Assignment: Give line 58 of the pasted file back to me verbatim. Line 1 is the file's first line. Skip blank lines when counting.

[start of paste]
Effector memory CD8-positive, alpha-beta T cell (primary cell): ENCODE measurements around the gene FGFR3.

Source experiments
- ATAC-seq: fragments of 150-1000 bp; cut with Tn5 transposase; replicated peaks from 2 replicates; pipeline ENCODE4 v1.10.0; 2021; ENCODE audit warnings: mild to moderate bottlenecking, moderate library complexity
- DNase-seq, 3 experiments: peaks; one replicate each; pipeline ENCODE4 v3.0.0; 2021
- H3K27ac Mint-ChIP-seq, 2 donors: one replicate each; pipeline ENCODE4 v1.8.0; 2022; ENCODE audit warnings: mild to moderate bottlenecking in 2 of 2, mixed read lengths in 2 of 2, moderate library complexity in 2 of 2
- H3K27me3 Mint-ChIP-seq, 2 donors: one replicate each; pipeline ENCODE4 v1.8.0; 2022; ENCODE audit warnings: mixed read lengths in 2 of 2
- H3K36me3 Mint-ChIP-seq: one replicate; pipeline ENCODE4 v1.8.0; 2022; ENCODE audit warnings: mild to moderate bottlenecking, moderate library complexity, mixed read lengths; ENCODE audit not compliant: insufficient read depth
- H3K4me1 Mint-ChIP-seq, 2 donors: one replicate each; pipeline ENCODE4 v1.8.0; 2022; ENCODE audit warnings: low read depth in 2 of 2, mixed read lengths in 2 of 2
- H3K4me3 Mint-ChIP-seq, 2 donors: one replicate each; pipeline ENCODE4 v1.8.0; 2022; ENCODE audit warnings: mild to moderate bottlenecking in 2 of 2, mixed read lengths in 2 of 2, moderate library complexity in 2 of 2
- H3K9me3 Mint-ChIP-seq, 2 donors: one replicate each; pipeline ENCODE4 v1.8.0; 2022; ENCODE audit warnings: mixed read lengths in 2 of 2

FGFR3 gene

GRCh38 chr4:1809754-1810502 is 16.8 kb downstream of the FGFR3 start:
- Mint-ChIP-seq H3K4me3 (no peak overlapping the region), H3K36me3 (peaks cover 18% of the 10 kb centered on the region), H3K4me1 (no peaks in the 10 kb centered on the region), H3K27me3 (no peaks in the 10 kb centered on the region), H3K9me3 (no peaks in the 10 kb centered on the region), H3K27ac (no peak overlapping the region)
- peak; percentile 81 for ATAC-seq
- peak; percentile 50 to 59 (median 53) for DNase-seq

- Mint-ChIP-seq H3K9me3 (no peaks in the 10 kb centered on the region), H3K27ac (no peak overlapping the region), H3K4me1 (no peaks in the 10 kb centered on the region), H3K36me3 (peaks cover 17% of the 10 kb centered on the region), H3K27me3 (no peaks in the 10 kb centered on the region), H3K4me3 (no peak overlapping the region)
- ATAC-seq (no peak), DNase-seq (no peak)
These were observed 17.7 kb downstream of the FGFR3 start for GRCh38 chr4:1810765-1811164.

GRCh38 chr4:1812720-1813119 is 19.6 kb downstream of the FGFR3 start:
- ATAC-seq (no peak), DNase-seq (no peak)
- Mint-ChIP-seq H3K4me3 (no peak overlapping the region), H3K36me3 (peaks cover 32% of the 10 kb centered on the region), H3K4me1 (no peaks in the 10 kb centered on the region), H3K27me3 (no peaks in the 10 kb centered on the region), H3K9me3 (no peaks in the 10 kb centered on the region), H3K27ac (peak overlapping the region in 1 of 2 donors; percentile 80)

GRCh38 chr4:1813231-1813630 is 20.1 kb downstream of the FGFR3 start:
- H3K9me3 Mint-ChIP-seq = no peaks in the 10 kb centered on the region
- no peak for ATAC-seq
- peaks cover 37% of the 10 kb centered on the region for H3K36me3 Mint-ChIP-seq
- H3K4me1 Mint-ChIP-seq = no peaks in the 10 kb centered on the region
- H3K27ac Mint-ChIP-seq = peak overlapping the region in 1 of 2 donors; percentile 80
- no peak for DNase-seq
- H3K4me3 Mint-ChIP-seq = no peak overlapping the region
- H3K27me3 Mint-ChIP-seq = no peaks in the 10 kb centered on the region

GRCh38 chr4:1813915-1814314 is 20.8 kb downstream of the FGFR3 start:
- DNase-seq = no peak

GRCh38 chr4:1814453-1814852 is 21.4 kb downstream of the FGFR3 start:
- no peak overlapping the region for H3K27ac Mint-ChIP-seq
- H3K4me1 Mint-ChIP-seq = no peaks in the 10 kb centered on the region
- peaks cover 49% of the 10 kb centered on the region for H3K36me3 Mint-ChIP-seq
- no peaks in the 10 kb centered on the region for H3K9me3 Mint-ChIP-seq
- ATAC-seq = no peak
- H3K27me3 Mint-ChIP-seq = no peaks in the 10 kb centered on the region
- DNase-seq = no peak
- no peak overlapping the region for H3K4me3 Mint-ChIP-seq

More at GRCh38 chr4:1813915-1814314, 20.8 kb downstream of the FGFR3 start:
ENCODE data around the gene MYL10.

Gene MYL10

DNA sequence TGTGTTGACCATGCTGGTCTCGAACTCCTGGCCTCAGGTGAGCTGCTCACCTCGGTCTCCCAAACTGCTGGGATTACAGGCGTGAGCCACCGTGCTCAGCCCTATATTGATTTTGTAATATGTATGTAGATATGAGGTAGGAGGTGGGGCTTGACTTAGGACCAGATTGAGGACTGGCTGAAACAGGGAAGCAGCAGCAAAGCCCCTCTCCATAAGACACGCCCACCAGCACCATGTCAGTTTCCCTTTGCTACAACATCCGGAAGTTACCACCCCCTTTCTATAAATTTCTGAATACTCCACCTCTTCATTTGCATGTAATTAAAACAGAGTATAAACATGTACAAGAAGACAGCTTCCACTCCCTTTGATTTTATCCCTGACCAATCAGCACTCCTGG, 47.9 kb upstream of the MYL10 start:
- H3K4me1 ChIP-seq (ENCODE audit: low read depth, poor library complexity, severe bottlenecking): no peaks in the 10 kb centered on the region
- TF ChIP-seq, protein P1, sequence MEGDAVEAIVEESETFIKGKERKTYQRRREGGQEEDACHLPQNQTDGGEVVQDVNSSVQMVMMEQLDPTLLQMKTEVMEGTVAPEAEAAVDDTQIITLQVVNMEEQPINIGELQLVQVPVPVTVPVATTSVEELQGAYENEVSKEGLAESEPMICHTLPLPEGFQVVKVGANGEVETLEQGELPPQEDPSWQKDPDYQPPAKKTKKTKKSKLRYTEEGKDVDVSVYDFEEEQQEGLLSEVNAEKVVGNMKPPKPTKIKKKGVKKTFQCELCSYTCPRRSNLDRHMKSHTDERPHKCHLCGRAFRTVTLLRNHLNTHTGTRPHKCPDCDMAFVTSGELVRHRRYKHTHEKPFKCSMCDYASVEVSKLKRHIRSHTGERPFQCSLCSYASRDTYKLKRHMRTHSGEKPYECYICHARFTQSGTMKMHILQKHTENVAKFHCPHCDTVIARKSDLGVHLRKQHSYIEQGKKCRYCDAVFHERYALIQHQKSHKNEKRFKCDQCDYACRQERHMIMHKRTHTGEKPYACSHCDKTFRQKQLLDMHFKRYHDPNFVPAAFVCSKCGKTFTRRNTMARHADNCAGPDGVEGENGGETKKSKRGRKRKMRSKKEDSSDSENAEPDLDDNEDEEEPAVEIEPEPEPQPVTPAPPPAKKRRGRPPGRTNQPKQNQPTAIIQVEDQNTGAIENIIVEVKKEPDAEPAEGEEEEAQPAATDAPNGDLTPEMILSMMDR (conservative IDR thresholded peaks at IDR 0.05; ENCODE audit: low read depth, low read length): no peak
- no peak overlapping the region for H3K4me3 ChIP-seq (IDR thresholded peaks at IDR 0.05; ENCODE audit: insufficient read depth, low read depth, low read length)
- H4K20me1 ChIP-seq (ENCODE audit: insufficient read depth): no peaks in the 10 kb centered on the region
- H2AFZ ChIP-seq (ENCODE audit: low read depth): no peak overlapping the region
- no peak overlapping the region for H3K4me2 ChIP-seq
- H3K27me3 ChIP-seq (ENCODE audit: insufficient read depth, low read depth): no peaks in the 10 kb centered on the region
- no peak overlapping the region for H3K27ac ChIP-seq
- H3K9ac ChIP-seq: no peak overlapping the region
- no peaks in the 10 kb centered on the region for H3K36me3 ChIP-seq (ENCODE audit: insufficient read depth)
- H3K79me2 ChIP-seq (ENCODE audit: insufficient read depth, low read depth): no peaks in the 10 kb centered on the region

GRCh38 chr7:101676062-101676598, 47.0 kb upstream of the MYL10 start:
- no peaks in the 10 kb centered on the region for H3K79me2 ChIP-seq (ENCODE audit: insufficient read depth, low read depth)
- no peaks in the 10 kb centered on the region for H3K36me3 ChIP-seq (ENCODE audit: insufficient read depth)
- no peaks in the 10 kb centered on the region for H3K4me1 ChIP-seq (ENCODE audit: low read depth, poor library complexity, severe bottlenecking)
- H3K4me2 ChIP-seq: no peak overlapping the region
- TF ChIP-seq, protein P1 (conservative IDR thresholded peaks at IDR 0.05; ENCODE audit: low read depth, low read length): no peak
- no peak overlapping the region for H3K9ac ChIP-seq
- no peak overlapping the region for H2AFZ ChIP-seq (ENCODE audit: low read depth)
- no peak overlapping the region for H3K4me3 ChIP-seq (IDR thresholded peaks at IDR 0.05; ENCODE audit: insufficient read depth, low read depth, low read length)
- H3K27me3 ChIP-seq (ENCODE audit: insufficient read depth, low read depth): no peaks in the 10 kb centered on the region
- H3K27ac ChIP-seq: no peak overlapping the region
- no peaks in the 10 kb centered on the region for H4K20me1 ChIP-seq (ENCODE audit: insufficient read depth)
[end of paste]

- no peaks in the 10 kb centered on the region for H3K79me2 ChIP-seq (ENCODE audit: insufficient read depth, low read depth)